Moley, moley, moley – Guest post by Robert Blakemore

Although the UK’s State of Nature Report (2016) shows that many species are in decline, they also report that moles (Talpa spp.) are holding their ground with an estimated population of 41 million (Ref.; Ref.). This excludes Ireland that has no moles – a hangover from the ice age – while resident moles have seemingly lived in Britain for more than 350,000 years. This obviously means the worms will have been there a wee bit longer…

Weighing up to 125 g, an average mole of 80 g need to eat 50 g of earthworms per day (Ref.).

My mentor, Dr Ken Lee (1985: tab. 7) has means of 273 m-2 and 63 g/m2 (= 2.7 million per hectare with biomass 0.63 t ha-1) for a range of biome habitats to give an average weight of ~0.2 g per earthworm. But let’s assume a mole only eats the larger adults of about 1 g, thus 50 g is about 50 worms (although some reports say just 20 worms per day are eaten).

41 million moles eating 50 worms = 2,050,000,000 (2.05 billion) UK earthworms eaten per day!

Biomass

As this is only a small proportion of the earthworm population, the actual abundance must be astounding. If we take the land area of Great Britain as 24 million ha with average of 2.7 million per hectare it gives an optimal population of about 65 trillion (65,000,000,000,000) worms. So 2,050 million eaten by moles is a loss of just 0.003% per day.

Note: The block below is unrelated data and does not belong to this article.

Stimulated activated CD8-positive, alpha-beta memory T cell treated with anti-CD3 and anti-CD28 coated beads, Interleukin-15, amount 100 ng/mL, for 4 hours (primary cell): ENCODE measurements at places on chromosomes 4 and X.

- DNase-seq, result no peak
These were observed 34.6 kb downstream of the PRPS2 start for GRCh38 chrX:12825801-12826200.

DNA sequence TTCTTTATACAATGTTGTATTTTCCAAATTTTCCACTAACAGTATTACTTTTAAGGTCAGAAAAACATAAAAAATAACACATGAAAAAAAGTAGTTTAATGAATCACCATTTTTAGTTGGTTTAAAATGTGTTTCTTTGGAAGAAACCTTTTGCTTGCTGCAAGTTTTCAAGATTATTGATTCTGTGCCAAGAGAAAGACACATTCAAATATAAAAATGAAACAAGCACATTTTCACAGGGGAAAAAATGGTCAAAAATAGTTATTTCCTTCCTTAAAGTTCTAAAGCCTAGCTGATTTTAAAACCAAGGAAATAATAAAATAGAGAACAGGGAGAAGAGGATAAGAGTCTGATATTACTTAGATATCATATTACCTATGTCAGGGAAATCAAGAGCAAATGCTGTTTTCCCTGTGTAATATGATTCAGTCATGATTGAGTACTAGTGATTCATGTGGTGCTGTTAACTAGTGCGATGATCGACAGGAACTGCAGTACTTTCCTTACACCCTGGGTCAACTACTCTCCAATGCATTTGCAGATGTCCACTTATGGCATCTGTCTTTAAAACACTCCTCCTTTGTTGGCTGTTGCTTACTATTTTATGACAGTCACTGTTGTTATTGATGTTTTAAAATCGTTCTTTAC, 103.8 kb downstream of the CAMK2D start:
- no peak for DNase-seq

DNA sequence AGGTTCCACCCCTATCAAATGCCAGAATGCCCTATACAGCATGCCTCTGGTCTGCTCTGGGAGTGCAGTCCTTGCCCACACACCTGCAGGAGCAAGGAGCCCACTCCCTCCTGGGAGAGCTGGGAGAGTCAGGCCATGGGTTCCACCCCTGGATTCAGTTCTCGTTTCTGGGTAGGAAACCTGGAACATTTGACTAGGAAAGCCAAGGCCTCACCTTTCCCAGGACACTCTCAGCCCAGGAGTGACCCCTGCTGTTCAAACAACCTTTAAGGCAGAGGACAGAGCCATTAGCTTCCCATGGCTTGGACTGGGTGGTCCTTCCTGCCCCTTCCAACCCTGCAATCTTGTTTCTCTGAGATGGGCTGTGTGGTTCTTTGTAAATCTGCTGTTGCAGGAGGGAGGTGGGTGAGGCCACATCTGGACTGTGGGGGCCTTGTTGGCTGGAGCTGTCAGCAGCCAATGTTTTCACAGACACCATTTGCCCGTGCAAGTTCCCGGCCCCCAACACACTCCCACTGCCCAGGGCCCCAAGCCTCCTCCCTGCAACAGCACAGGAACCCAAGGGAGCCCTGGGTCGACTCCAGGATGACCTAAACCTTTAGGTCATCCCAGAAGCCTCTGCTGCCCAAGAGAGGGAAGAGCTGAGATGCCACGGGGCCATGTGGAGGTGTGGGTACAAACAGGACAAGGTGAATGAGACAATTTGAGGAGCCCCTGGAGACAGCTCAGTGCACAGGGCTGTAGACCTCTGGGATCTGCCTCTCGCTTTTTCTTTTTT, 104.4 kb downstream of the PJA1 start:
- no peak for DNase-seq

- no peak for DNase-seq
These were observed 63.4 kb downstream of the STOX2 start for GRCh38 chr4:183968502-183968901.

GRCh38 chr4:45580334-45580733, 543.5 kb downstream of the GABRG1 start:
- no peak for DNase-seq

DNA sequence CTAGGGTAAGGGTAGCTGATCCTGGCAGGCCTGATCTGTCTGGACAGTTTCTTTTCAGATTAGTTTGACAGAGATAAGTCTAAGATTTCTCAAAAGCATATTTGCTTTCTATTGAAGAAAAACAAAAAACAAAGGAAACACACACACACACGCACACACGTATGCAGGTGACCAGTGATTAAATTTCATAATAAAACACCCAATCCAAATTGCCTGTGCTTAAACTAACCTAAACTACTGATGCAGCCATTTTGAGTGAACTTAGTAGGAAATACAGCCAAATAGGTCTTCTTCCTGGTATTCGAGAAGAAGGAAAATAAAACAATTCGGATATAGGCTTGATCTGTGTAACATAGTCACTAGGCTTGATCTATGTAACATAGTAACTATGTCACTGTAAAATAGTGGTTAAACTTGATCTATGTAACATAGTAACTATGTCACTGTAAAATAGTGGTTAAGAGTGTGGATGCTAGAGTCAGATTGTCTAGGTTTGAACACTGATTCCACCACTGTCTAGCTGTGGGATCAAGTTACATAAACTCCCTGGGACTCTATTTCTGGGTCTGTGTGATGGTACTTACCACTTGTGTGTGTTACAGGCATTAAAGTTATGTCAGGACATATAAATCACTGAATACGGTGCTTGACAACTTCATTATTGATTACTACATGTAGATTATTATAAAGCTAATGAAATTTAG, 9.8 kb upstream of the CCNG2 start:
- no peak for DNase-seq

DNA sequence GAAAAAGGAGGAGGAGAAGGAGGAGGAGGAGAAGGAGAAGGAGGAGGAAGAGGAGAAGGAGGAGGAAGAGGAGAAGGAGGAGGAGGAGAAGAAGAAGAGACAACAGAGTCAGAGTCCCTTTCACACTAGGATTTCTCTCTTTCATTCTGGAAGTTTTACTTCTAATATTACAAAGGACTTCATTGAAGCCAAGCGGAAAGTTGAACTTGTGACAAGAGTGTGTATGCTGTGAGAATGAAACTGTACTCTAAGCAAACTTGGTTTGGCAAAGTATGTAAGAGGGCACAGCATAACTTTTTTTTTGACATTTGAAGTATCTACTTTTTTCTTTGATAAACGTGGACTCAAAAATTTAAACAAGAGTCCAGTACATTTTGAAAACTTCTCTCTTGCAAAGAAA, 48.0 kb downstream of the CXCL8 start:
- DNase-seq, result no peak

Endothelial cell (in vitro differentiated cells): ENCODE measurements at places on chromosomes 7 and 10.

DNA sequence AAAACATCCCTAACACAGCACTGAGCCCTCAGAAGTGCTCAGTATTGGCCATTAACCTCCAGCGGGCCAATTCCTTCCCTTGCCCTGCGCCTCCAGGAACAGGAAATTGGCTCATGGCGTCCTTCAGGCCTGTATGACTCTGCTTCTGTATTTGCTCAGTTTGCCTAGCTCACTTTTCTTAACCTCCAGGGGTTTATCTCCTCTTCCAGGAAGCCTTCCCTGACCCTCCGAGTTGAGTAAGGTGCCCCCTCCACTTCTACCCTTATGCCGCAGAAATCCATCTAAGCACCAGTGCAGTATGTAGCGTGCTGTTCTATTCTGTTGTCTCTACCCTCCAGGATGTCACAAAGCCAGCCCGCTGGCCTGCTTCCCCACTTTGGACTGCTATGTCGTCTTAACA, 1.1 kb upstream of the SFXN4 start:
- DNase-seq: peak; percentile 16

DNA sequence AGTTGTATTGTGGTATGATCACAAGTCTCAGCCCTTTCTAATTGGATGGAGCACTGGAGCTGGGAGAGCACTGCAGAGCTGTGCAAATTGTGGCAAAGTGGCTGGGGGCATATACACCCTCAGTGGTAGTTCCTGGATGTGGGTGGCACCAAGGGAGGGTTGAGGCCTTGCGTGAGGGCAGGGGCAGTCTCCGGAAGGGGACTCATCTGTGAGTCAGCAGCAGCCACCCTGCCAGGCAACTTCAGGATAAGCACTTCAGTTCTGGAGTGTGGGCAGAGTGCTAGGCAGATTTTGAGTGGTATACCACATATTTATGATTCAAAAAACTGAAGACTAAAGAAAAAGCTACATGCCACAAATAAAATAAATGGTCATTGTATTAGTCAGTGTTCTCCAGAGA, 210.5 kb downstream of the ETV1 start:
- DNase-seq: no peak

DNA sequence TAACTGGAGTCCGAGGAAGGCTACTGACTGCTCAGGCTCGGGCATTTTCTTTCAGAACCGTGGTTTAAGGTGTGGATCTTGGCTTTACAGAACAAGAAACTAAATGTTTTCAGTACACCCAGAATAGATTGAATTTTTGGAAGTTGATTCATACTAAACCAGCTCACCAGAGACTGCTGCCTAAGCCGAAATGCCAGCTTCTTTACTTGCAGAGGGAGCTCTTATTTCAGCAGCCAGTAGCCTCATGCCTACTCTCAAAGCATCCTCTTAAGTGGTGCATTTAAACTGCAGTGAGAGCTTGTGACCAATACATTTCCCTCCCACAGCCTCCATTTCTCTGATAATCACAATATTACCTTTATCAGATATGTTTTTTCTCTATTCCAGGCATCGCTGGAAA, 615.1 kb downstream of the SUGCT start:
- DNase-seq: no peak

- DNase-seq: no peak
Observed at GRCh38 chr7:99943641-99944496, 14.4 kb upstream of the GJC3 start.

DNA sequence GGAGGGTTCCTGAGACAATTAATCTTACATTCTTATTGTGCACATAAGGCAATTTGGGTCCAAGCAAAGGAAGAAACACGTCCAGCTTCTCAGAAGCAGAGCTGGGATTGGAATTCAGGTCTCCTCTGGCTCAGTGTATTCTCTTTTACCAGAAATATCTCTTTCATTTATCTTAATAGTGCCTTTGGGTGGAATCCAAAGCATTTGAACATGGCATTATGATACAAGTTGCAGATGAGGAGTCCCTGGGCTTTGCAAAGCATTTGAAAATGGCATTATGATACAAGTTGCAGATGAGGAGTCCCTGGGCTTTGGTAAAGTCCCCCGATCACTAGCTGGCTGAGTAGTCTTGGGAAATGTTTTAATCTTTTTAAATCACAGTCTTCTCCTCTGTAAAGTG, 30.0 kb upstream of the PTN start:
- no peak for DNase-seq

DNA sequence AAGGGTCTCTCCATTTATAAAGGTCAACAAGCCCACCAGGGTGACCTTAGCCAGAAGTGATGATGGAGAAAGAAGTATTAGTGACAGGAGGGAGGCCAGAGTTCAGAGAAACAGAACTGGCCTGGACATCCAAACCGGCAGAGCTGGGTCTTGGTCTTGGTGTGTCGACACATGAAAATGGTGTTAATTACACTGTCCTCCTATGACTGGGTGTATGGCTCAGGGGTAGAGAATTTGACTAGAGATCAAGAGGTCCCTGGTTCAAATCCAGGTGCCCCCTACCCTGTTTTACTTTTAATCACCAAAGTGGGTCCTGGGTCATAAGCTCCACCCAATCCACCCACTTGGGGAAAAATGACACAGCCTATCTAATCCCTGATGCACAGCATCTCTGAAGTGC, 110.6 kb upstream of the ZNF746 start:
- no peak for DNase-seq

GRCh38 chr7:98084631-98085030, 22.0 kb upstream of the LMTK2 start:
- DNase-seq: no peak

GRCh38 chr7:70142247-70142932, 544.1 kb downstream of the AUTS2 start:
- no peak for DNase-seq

Incidentally, this also means that for the 65 million human population in UK there could be a million earthworms each. These most modest beasts are our best friends & ultimate salvation: working day & night, rain or shine, burying rocks and pushing up plants for our food and enjoyment. However, these 1985 worm biodiversity figures are from over 30 years ago and in this brief time period there has been a dramatic global decline by 50-100% in earthworm populations (as with bees, other flying insects, birds and mammals, etc.) due mainly to intensification of toxic chemical farming (Ref.). Since agriculture occupies about half of all liveable land, then it is likely that the earthworms are most seriously depleted. Truly, many worms have surely “bitten the dust” already… To save Nature we need to direct all efforts to “Save the Worm” that some realize are perhaps this Planet’s most important species (Ref.).

“Moley, moley, moley” is a traditional hunting cry of some Mole Catchers.

Image from http://www.britishmolecatchers.co.uk/about-moles/ .

 

You can visit Rob Blakemore’s blog ‘Vermecology’ by clicking here.

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